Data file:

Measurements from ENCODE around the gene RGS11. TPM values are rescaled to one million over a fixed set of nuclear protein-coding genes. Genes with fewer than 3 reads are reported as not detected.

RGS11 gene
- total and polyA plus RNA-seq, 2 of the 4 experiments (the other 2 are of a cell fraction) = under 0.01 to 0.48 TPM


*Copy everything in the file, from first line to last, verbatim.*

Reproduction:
Measurements from ENCODE around the gene RGS11. TPM values are rescaled to one million over a fixed set of nuclear protein-coding genes. Genes with fewer than 3 reads are reported as not detected.

RGS11 gene
- total and polyA plus RNA-seq, 2 of the 4 experiments (the other 2 are of a cell fraction) = under 0.01 to 0.48 TPM